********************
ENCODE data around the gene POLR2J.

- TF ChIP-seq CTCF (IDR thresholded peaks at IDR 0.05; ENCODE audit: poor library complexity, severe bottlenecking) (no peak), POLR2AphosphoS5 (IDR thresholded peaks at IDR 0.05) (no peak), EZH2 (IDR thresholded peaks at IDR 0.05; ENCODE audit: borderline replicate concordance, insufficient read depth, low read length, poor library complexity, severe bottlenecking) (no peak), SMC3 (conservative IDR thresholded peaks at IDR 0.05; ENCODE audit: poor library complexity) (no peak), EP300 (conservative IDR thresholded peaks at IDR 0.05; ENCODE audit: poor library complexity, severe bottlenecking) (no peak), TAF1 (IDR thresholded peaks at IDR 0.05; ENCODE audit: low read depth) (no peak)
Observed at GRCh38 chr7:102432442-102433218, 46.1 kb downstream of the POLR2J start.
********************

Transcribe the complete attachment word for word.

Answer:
ENCODE data around the gene POLR2J.

- TF ChIP-seq CTCF (IDR thresholded peaks at IDR 0.05; ENCODE audit: poor library complexity, severe bottlenecking) (no peak), POLR2AphosphoS5 (IDR thresholded peaks at IDR 0.05) (no peak), EZH2 (IDR thresholded peaks at IDR 0.05; ENCODE audit: borderline replicate concordance, insufficient read depth, low read length, poor library complexity, severe bottlenecking) (no peak), SMC3 (conservative IDR thresholded peaks at IDR 0.05; ENCODE audit: poor library complexity) (no peak), EP300 (conservative IDR thresholded peaks at IDR 0.05; ENCODE audit: poor library complexity, severe bottlenecking) (no peak), TAF1 (IDR thresholded peaks at IDR 0.05; ENCODE audit: low read depth) (no peak)
Observed at GRCh38 chr7:102432442-102433218, 46.1 kb downstream of the POLR2J start.